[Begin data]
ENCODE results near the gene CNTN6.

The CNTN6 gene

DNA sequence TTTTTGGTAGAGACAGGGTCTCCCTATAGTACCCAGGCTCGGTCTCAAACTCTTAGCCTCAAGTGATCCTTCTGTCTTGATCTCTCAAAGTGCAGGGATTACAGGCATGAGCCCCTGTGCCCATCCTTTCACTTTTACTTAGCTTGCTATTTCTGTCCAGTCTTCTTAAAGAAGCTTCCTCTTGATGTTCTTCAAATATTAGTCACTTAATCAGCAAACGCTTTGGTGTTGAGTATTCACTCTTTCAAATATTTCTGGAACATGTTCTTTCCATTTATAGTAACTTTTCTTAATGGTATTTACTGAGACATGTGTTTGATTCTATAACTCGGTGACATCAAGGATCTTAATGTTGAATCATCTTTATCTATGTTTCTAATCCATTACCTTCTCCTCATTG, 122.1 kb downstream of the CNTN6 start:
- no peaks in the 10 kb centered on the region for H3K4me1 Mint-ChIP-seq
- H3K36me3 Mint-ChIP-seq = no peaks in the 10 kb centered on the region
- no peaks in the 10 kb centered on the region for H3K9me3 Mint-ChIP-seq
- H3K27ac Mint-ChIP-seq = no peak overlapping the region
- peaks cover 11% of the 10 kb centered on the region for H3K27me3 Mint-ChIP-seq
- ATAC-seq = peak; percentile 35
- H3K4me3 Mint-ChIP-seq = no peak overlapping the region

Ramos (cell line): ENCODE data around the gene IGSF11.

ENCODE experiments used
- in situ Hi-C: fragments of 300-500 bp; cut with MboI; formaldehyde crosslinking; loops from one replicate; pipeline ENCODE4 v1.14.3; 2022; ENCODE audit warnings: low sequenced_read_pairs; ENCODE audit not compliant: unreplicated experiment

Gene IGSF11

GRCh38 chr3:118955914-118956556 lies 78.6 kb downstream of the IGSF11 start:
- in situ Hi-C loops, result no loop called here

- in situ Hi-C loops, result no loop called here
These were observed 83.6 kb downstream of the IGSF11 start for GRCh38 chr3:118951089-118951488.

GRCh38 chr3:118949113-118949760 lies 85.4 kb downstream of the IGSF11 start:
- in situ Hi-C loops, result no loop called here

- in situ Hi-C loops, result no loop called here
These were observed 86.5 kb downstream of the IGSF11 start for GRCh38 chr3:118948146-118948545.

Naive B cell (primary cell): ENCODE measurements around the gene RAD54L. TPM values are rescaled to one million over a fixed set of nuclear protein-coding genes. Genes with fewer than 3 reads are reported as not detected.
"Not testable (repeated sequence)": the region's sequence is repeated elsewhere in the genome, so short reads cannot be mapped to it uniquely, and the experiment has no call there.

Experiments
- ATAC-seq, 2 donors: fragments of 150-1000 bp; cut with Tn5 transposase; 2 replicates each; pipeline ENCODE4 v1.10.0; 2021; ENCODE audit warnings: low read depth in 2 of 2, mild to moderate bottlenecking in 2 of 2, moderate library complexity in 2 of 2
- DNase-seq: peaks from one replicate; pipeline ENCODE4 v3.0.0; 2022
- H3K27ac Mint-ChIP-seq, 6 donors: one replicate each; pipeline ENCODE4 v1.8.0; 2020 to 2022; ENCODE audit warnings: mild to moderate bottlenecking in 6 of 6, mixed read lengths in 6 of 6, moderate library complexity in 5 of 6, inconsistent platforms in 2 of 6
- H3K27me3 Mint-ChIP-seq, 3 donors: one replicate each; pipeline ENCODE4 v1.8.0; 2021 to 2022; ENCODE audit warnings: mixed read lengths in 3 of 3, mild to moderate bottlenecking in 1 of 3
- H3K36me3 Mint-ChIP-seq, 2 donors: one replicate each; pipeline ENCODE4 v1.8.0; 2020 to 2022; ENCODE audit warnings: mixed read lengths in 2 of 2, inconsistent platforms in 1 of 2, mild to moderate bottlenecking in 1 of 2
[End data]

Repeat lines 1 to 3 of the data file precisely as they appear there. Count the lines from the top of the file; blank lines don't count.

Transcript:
ENCODE results near the gene CNTN6.

The CNTN6 gene

DNA sequence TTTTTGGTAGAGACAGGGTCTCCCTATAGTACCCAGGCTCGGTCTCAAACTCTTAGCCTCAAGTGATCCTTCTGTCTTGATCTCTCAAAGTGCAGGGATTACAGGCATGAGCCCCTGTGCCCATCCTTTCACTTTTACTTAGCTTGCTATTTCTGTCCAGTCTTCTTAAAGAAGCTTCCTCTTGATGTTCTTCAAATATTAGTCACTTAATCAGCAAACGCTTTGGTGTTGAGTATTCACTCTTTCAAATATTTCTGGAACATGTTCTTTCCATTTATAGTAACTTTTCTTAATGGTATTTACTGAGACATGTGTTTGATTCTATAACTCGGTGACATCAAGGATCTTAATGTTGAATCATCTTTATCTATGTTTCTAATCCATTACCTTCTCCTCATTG, 122.1 kb downstream of the CNTN6 start: